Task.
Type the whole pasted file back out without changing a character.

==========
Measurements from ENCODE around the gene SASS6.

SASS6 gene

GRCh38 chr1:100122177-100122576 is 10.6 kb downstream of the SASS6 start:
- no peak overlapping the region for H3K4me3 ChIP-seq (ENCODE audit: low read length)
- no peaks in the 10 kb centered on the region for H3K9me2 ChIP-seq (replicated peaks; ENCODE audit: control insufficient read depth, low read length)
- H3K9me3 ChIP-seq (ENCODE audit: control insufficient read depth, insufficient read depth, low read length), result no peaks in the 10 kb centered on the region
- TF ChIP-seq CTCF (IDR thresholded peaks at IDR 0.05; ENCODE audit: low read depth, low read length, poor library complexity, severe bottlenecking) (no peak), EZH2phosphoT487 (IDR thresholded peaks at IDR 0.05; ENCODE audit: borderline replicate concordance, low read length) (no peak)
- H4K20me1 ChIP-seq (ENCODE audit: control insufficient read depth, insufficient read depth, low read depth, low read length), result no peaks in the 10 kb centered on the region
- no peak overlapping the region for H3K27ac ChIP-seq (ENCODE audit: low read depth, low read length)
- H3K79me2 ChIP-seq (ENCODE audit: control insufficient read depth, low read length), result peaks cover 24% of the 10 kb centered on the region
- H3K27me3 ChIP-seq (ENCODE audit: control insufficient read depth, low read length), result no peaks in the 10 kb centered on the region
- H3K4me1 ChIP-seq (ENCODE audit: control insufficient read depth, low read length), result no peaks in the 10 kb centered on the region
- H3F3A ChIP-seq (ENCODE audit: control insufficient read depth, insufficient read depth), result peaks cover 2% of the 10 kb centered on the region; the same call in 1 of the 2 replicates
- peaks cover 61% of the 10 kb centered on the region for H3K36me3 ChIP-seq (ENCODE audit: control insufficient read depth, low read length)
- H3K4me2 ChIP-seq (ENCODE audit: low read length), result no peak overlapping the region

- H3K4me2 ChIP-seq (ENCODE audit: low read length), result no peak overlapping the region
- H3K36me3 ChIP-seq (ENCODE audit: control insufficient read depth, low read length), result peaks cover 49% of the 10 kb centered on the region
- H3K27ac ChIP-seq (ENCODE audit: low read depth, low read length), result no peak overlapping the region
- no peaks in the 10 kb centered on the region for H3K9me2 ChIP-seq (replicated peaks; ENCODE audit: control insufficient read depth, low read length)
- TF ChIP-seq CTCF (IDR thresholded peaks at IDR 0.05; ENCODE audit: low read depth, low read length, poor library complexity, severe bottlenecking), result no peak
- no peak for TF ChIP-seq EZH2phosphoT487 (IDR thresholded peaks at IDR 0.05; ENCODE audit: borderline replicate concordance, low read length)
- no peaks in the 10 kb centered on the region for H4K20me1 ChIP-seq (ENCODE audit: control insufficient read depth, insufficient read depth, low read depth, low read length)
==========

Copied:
Measurements from ENCODE around the gene SASS6.

SASS6 gene

GRCh38 chr1:100122177-100122576 is 10.6 kb downstream of the SASS6 start:
- no peak overlapping the region for H3K4me3 ChIP-seq (ENCODE audit: low read length)
- no peaks in the 10 kb centered on the region for H3K9me2 ChIP-seq (replicated peaks; ENCODE audit: control insufficient read depth, low read length)
- H3K9me3 ChIP-seq (ENCODE audit: control insufficient read depth, insufficient read depth, low read length), result no peaks in the 10 kb centered on the region
- TF ChIP-seq CTCF (IDR thresholded peaks at IDR 0.05; ENCODE audit: low read depth, low read length, poor library complexity, severe bottlenecking) (no peak), EZH2phosphoT487 (IDR thresholded peaks at IDR 0.05; ENCODE audit: borderline replicate concordance, low read length) (no peak)
- H4K20me1 ChIP-seq (ENCODE audit: control insufficient read depth, insufficient read depth, low read depth, low read length), result no peaks in the 10 kb centered on the region
- no peak overlapping the region for H3K27ac ChIP-seq (ENCODE audit: low read depth, low read length)
- H3K79me2 ChIP-seq (ENCODE audit: control insufficient read depth, low read length), result peaks cover 24% of the 10 kb centered on the region
- H3K27me3 ChIP-seq (ENCODE audit: control insufficient read depth, low read length), result no peaks in the 10 kb centered on the region
- H3K4me1 ChIP-seq (ENCODE audit: control insufficient read depth, low read length), result no peaks in the 10 kb centered on the region
- H3F3A ChIP-seq (ENCODE audit: control insufficient read depth, insufficient read depth), result peaks cover 2% of the 10 kb centered on the region; the same call in 1 of the 2 replicates
- peaks cover 61% of the 10 kb centered on the region for H3K36me3 ChIP-seq (ENCODE audit: control insufficient read depth, low read length)
- H3K4me2 ChIP-seq (ENCODE audit: low read length), result no peak overlapping the region

- H3K4me2 ChIP-seq (ENCODE audit: low read length), result no peak overlapping the region
- H3K36me3 ChIP-seq (ENCODE audit: control insufficient read depth, low read length), result peaks cover 49% of the 10 kb centered on the region
- H3K27ac ChIP-seq (ENCODE audit: low read depth, low read length), result no peak overlapping the region
- no peaks in the 10 kb centered on the region for H3K9me2 ChIP-seq (replicated peaks; ENCODE audit: control insufficient read depth, low read length)
- TF ChIP-seq CTCF (IDR thresholded peaks at IDR 0.05; ENCODE audit: low read depth, low read length, poor library complexity, severe bottlenecking), result no peak
- no peak for TF ChIP-seq EZH2phosphoT487 (IDR thresholded peaks at IDR 0.05; ENCODE audit: borderline replicate concordance, low read length)
- no peaks in the 10 kb centered on the region for H4K20me1 ChIP-seq (ENCODE audit: control insufficient read depth, insufficient read depth, low read depth, low read length)